over role or lack of communication). drawing on material considered in previous lectures.causes of conflict between individuals. or workers and supervisors (e.g. job design/flexible working/perks. third party mediation/conciliation/arbitration.1 Recognise specific conflict situations and compare and contrast alternative procedural arrangements for reducing or resolving conflicts. 8.1 Examine the nature and scope of communication in organisations. Focus on the importance of managing conflict. groups and the organisation. Consider a variety of strategies including some of the following: reconciling goals and objectives. clear definition of roles.g. Learning Outcome 8 The learner will: Understand formal and informal communication processes and networks. various procedures for conflict resolution e.2 Examine the causes of conflicts. 7. Recognise its characteristics and importance to management. 7.1 Examine the nature and importance of formal and informal communication and communication processes in organisations. leadership style e. individuals. or workers and the organisation itself (e. 7. Identify and explain the primary sources or causes of conflict at the individual.2 Identify different strategies for resolving conflict including interpersonal techniques.3. over pace of change). Explain the communication process and the use of verbal communication and non-verbal behaviours. 7.g. conflicting goals). avoiding its harmful effects and channelling it in positive directions. improve group effectiveness and overall organisation. Conflict situations may be between different workers (e.1 Explain the role of the manager in the management of conflict and its positive and negative implications.3 Identify specific conflict situations and compare alternative procedural arrangements for preventing or reducing conflict.g.g. 7.2 Examine the role of leaders/ managers in managing conflict and identify strategies or techniques for its resolution. disciplinary procedures/appraisal/arbitration and mediation. Review the conflict handling strategies (Thomas). group and organisational levels.2. non-monetary rewards e. Form a multi-perspective model of the process and discuss each element and its significance. develop group and interpersonal skills through training. balance social and technical systems. Procedural arrangements include negotiation. and examine the potential barriers to effective communication. Discuss alternative strategies to deal with conflict. Classify types of conflict and its positive and negative outcomes. Assessment Criteria The learner can: 8.1.g. changing situational factors.2 Specify and evaluate the main forms of communication: . groups and the organisation.1.2. Indicative Content 8. 7. disputes procedures.1. participative and supportive.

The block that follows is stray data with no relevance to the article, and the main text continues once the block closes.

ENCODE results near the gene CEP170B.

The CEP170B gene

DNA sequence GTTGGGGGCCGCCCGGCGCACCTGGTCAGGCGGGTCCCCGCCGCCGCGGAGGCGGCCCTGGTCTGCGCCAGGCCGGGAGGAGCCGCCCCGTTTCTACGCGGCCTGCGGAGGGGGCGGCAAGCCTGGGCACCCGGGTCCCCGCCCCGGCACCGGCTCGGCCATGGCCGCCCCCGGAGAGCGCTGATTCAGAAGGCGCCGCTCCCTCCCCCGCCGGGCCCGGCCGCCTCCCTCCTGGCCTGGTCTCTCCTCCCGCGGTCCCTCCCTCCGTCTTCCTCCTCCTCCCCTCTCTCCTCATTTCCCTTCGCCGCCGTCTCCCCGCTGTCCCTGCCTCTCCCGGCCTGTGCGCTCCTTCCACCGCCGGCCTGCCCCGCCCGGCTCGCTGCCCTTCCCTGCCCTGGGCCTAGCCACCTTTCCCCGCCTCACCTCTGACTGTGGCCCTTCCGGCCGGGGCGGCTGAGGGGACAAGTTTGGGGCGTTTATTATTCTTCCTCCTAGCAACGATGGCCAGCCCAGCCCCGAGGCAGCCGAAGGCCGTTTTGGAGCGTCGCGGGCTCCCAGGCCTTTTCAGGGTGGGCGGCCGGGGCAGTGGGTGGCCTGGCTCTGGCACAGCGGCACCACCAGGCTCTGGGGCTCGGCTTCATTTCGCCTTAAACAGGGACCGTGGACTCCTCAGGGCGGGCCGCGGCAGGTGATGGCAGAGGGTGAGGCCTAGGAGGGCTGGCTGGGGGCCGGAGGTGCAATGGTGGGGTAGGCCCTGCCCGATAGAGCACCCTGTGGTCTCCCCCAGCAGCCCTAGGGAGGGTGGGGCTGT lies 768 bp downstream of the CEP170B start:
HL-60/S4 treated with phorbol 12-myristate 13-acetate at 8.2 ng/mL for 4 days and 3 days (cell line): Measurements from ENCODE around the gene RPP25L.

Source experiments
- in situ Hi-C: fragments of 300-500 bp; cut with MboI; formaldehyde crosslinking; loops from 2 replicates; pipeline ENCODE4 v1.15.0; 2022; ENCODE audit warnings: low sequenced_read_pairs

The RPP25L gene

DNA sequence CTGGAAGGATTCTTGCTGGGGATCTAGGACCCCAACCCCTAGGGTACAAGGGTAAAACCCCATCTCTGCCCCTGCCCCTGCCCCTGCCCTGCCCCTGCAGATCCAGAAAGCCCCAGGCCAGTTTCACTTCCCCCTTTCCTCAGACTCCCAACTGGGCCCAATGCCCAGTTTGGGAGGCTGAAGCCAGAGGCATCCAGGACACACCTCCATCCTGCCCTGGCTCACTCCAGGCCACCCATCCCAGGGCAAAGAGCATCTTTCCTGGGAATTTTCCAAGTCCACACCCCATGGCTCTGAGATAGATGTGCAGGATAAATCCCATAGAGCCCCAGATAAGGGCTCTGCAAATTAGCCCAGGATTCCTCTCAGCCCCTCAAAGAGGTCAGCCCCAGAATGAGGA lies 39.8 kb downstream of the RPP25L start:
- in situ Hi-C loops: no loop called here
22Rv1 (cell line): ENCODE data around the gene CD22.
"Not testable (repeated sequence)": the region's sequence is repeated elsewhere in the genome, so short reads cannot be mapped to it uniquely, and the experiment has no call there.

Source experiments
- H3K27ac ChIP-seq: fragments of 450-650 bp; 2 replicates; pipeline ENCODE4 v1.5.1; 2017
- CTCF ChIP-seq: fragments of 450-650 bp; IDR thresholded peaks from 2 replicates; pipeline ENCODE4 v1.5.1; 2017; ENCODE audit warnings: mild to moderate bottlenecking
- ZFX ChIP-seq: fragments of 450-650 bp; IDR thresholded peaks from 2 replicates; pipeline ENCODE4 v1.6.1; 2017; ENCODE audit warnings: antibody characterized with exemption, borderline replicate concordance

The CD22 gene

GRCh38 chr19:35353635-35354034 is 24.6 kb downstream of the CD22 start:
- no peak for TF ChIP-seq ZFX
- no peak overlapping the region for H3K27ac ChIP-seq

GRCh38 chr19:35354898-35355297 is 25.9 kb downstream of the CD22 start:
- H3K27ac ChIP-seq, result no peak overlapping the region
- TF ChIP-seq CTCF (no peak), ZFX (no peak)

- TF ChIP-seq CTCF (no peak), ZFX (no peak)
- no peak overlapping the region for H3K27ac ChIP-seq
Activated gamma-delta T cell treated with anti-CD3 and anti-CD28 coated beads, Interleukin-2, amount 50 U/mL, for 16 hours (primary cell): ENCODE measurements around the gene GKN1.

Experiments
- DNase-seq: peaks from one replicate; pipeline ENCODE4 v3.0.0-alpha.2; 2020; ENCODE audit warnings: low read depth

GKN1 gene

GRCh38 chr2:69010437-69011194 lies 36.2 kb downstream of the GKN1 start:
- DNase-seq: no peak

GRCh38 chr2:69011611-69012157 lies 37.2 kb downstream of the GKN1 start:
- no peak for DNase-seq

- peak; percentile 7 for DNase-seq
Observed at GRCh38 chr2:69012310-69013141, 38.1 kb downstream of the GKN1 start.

jargon. noise. receptivity.  Written examinations are of three hours’ duration. non-verbal (e.  All learning outcomes will be assessed. receiver assumptions.3 Analyse barriers to effective communication and techniques to reduce them.g.abeuk.g. filtering etc.written (e. Outline alternative informal communication networks (grapevine) within groups and their impact on effectiveness. 8. should be encouraged to look at communication barriers in their own workplace and college. They should develop strategies to improve the communication processes and report back to the rest of the group. team briefings). figures.com) for further recommended reading.1 Compare alternative patterns of group communication (networks) and consider the meaning and importance to management of networking.3 Demonstrate understanding of formal and informal communication within and between organisations and the techniques to improve them. 8.1. physical distance.2 Compare group networks and recognise the importance to management of networking. Recommended Reading:  Organisational Behaviour – ABE Study Manual.2. Identify organisational/semantic/perceptual barriers to communication: imprecise objectives. Assessment:  Assessment method: written examination (unless otherwise stated). Evaluate how the manager can best improve the effectiveness of communications. 8. reports.1 Analyse the various barriers to effective communication. Consider the effectiveness of various organisational channels/structures/networks for communicating information. 8. . perceptions. body language). 8.  Please refer to the Tuition Resources section of the Members Area of the ABE website (www. either singly or in groups. The concept of ‘networking’ should be thoroughly explored in terms of its meaning and importance. Students. e-mail). meetings.g. Comparisons might be made with their own ‘networks’ of contacts. oral (e. Students should be encouraged to consider who should be included in such networks and why. relationships. text. voice.3. poor organisation. distortion.